"The sight of a drill will give me a thrill, I thrill at the skill of everything military, For I love a parade." —Harry Richman
Donald Trump might have been humming Richman's familiar tune last summer after watching a military parade in Paris commemorating Bastille Day and the French Revolution. Trump enjoyed the two-hour spectacle. In fact, he had such a swell time, he wants to stage something comparable in Washington this year—just bigger and better, of course.
Like so many other surprises the Trump presidency has produced, we find ourselves on unfamiliar ground. It has been years since military units have marched down Pennsylvania Avenue. The last parade, which marked the end of the Persian Gulf War, was in 1991.
Such displays of military might are more common in other countries. Who can forget the images of dour Soviet leaders watching tanks rolling through Red Square in the annual May Day parade? Not the Supreme Leader of North Korea! Kim Jong-un has taken a page from the Soviet playbook, parading ranks of goose-stepping soldiers and missiles on wheeled launchers through Pyongyang.
Showcasing U.S. military might is not part of our tradition. We tend more toward Athens than Sparta. Our leaders don't own ceremonial uniforms. In 1970, Richard Nixon ordered military-style uniforms for the White House guards. Impressed by the look of European palace guards, Nixon put the Secret Service in white, double-breasted uniforms, with gold braid, brass buttons, and German police-style hats. The uniforms were denounced. They were boxed up and sold to a high school band in Iowa.
To break with tradition requires a compelling reason. The point of a big military parade in Washington, according to the president, is to honor the soldiers, airmen and sailors who bear the burden of the national defense. Trump says he loves the military, but his past behavior casts doubt on his sincerity. His treatment of the Gold Star families of Sgt. La David Johnson and Capt. Hamayun Khan was appalling. Trump's medical exemption from the Vietnam-era draft has earned him such sobriquets as "draft dodger" and "Cadet Bone Spurs." Referring to the bone spurs on his heels in 1968, Trump told The New York Times, "It was not a big problem, but it was enough of a problem."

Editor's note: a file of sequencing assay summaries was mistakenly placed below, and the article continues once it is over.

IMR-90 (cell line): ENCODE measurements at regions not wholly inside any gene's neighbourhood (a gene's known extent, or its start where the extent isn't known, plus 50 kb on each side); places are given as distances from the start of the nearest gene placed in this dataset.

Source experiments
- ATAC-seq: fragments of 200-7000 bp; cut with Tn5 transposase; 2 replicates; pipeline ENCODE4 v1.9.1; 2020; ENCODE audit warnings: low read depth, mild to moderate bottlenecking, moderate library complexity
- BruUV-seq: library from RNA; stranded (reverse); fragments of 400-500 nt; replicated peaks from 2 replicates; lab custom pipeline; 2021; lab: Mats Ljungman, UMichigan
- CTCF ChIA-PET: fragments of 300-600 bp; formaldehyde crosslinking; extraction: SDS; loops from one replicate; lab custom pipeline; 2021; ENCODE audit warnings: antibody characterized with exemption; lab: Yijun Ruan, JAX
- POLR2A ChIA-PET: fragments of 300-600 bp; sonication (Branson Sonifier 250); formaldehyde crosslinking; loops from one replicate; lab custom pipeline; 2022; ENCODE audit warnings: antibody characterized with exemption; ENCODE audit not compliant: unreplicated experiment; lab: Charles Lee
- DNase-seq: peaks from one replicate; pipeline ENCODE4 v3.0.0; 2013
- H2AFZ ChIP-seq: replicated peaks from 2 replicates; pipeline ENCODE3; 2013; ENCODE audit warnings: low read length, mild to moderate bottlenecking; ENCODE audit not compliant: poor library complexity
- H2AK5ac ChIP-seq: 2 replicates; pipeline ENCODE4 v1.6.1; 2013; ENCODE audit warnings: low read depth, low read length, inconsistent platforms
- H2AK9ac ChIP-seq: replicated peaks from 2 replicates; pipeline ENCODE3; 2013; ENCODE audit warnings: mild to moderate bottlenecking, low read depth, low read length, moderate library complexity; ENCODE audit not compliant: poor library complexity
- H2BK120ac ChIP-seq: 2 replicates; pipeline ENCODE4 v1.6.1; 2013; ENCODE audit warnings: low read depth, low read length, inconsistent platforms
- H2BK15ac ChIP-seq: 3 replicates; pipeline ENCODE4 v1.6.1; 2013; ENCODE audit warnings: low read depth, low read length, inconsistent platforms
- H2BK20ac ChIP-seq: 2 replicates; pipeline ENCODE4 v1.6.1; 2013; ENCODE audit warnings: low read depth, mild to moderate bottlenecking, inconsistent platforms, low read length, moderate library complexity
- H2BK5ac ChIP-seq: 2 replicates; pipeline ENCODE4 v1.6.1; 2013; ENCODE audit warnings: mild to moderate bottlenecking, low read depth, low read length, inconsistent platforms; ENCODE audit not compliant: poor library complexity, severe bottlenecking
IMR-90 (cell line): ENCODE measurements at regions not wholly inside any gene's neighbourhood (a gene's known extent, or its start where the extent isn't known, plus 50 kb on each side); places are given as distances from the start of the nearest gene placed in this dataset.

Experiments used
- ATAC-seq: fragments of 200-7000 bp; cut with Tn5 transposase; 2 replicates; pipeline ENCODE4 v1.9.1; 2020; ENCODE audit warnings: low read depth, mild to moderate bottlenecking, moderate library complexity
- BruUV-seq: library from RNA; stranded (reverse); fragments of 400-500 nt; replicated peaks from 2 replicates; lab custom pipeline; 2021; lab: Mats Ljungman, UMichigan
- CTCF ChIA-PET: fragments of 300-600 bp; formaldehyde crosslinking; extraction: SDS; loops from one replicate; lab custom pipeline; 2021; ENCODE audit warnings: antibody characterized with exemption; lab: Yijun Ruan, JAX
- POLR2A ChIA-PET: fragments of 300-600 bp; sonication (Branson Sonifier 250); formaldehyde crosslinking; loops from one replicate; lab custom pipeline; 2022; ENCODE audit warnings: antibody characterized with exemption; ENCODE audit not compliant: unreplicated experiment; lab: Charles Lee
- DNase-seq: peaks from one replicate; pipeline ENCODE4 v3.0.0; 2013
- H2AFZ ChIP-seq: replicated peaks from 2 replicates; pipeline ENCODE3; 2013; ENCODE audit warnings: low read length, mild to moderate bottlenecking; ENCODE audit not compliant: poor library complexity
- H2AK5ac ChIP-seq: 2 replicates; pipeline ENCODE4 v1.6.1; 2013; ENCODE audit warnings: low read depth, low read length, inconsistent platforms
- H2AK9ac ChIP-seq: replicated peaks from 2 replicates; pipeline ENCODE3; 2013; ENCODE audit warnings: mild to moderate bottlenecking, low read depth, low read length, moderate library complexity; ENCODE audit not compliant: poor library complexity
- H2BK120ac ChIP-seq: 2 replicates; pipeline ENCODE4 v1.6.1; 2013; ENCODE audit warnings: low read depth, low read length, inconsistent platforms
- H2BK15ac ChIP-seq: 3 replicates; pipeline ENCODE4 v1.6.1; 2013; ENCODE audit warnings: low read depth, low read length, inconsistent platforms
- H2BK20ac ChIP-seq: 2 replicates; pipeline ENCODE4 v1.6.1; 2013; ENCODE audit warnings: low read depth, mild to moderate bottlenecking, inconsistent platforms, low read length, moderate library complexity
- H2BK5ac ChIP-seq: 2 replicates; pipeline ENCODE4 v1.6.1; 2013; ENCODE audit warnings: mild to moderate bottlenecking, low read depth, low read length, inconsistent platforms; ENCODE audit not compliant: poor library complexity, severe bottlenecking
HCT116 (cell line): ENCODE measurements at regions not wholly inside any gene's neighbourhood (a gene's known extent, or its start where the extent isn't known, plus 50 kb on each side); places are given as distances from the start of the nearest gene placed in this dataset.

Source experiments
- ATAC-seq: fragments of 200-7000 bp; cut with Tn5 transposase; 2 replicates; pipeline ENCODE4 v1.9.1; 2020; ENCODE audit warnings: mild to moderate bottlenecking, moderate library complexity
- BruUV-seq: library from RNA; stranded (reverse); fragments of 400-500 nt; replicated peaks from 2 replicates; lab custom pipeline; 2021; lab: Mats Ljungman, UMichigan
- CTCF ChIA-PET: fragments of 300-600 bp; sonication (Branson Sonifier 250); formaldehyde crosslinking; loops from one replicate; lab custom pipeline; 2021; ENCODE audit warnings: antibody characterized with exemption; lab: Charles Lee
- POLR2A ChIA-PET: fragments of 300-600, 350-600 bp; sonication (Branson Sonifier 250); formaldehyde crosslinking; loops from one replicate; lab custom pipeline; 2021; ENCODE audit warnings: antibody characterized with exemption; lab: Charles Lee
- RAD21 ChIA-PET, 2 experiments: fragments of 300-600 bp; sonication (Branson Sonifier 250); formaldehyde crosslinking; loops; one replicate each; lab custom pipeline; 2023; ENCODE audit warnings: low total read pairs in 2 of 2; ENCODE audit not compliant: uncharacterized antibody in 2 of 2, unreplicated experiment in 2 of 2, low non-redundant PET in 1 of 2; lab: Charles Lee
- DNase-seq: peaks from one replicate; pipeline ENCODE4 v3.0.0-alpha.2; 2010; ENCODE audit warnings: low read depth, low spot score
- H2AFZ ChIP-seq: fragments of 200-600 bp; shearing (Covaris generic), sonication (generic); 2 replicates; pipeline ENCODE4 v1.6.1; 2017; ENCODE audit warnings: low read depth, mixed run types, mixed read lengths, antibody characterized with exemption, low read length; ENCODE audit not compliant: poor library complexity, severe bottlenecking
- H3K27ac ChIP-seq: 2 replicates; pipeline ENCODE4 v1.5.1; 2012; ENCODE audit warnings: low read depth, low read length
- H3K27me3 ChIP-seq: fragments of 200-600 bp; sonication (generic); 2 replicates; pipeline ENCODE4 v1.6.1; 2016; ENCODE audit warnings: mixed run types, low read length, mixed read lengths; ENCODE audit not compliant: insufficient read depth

Trump's desire for a parade in Washington has drawn mixed reviews. The New York Times called it "Mr. Trump's Lousy Parade Idea." Rich Lowry, editor of The National Review, wrote, "A military parade once in a while is a healthy thing." In the Wall Street Journal, Ronald Reagan speechwriter Peggy Noonan called it a "ridiculous and embarrassing idea."
I think it is a bad idea, too. Not so much because it could cost as much as $30 million, but because a parade would come at the expense of those it purports to honor. Thousands of service members would be jerked around for two or three days so Trump and his cronies could demonstrate their love of the military by sitting on a weatherproof, bulletproof reviewing stand, waving and smiling. Here is another way of thinking of it: You decide on a party to celebrate your grandparents' wedding anniversary. It will be in their backyard. Nana and Gramps set up chairs and tables, buy the food, make potato salad, ice the PBR and chardonnay, barbecue the burgers and supervise the kids in the rented bounce house. At the end, you and the rest of the grandkids pose for a Christmas card photo.
Soldiers contend with two kinds of parades: a street parade like the annual Pride Parade and a regimental parade in which units are arrayed on a sweep of lawn the size of a soccer pitch. The latter has been an annual event for the Utah National Guard for 60 years. Its Governor's Day ceremony puts upwards of 4,700 soldiers on display willy-nilly.
I was a soldier once. I marched in many parades. I didn't love any of them. The only good to be said of a parade is that it isn't as bad as a guard post on a windy, winter night. Unless you have a seat on the reviewing stand, a parade is drudgery. Trump's parade would necessitate preparation, rehearsals, inspections and hurry-up-and-wait interludes for as many as 10,000 service members. If weapons are involved, the hassle factor rises. A rising wet-bulb temperature is also problematic.
Just because a parade is counterproductive doesn't mean that the commander-in-chief's impulse to honor the military isn't worth embracing. For too long, Americans have had a "reverent but disengaged attitude toward the military—we love the troops, but we'd rather not think about them," observed journalist James Fallows. So let's think of that 1 percent of the population enduring successive combat tours while the rest of us loll on the couch. Here are five ways Trump could improve their circumstances:
• Extricate the military from the interminable wars in Afghanistan, Iraq and Syria. End the expensive conflicts with the "soft power" of diplomacy. Beef up the State Department instead of allowing Rex Tillerson to gut it.
• Ensure the Veterans Administration is a world-class, service organization.
• Make climate change an urgent, homeland security concern so as to foreclose wars fought over water and food.
• Get Melania to continue the "Joining Forces" program begun by Michelle Obama and Jill Biden so that military families continue to receive wellness, education and employment assistance.
• Tell the Pentagon: "On second thought, I don't love a parade."
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